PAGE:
Soon after resolving its conflicts with Faraday Future, a Los Angeles-based start-up (see WiC428), China’s leading real estate developer Evergrande took almost no time to find another partner to bolster its ambitions in electric cars.
On January 15 its Hong Kong-listed unit Evergrande Health announced that it would pay $930 million for a 51% stake in National Electric Vehicle Sweden (NEVS), which was formed in 2012 to acquire the core assets and intellectual property rights of the then-insolvent but erstwhile iconic Saab Automobile. NEVS owns the IP for two pure EV models that have reached production readiness, as well as two manufacturing facilities. One is based in Sweden’s Trollhättan and the other in the Chinese municipality of Tianjin. A third will be added in Shanghai soon.
Yet neither of these were considered NEVS’s most valuable asset. “Saab itself does not have a strong technological edge, save for having some inherited advantage from General Motors [Saab’s previous owner]. Neither does NEVS stand out in the global EV market from a technological sense. What Evergrande is actually seeking is licences held by NEVS and the complementary resources,” Cui Dongshu, secretary-general of the China Passenger Car Association, told China Business News.
According to Evergrande, NEVS is one of the few new-energy automobile companies ‘qualified’ by Chinese regulators. So far there are only 11 EV makers that have reached this official standard, as the central government is looking to weed out inferior players in the crowded sector.
A lot of the nascent EV manufacturers have responded to the regulations by entrusting their production to ‘qualified’ contractors. NIO, for instance, has hired state-backed Jianghuai Automobile Group, or JAC, as its production partner. Xiaopeng Motors, also known as Xpeng, has tapped Zhengzhou-based Haima Automobile. Tencent-backed Byton took the acquisition route – like Evergrande – and bought Tianjin FAW Huali Motor.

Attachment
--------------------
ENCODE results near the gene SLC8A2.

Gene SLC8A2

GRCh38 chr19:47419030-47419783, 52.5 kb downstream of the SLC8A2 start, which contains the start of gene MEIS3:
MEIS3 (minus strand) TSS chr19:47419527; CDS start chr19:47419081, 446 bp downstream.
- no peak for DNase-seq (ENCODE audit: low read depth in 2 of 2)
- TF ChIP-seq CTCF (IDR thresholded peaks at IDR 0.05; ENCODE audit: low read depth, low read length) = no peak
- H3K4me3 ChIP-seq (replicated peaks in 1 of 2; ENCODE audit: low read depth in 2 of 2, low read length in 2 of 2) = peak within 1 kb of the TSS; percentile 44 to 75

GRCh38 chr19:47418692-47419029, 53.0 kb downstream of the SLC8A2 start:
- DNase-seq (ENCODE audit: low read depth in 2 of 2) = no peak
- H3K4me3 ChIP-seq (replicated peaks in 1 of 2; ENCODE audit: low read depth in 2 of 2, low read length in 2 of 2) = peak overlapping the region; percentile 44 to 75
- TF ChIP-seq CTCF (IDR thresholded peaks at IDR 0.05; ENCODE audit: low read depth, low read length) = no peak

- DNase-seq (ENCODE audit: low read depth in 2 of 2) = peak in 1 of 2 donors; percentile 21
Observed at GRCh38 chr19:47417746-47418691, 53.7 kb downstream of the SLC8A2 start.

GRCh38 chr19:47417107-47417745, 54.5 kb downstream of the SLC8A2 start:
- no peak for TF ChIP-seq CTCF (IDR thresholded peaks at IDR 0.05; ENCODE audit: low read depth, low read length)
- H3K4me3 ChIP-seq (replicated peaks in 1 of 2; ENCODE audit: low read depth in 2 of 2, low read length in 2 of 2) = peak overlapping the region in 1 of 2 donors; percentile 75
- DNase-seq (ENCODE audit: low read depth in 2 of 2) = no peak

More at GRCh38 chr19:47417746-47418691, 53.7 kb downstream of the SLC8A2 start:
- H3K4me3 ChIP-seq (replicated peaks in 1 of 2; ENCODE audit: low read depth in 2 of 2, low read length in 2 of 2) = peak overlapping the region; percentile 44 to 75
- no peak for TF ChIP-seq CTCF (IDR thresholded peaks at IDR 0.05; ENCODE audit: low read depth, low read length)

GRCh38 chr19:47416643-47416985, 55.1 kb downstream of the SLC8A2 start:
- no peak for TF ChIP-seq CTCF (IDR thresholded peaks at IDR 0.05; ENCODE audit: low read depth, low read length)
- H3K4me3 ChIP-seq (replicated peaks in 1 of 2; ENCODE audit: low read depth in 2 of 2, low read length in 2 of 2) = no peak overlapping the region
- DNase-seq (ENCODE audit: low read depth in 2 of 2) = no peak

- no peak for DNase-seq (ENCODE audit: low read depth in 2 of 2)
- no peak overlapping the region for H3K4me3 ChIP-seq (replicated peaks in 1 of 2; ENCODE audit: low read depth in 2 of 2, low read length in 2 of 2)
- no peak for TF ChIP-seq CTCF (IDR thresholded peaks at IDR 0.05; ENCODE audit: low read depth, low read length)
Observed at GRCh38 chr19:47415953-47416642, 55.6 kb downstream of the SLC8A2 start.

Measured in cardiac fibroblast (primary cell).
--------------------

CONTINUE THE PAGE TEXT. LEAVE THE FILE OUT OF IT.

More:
“Evergrande might make its own-brand vehicles with NEVS, but the production lines, once they are up and running, could also craft cars for the dozens of start-ups that don’t have the facilities,” Reuters Breakingviews noted.
Another asset that comes with the deal is the connection NEVS has with Sweden. The Nordic country may only account for 3.4% of global EV market share – in terms of consumer demand – but it is a big source of high-grade graphite, which like lithium and cobalt is a key component of EV batteries.
NEVS chief executive Kai Johan Jiang is a Chinese businessman with Swedish citizenship, while chairman Karl-Erling Trogen is the former head of Volvo’s truck division. Last March the company received $500 million from GSR Capital (see WiC396 for more about this pioneering Chinese fund) to build a production base for EV batteries in Trollhättan.
Evergrande’s investment in the auto industry has now passed $4 billion, and includes the $2.1 billion it paid for a minority stake in Xinjiang-based Guanghui Group, which controls China’s largest car dealer China Grand Automotive and the world’s largest BMW dealer, Grand Baoxin Auto.
Keeping track, Jan 28, 2019: In less than nine days, Evergrande made another purchase in the EV sector, which signalled its focus is leaning towards battery making than car sales. Its Hong Kong-listed subsidiary will acquire a 58.07% stake in Shanghai Cenat New Energy for Rmb1.06 billion. Established in 2010, Cenat was a joint-venture between state-owned China Automotive Technology and Research Center and ENAX, a Japanese lithium ion battery manufacture and distributor. With four production bases in China – Shanghai, Jiangxi, Guangxi and Jiangsu – the company was among the top 10 battery makers in China by installed capacity. Separately, a company called Evergrande Smart Charging Technology was registered on January 2. With a registered capital of Rmb100 million, the startup will focus on developing charging pile for new-energy vehicles as well as charging infrastructures technology.
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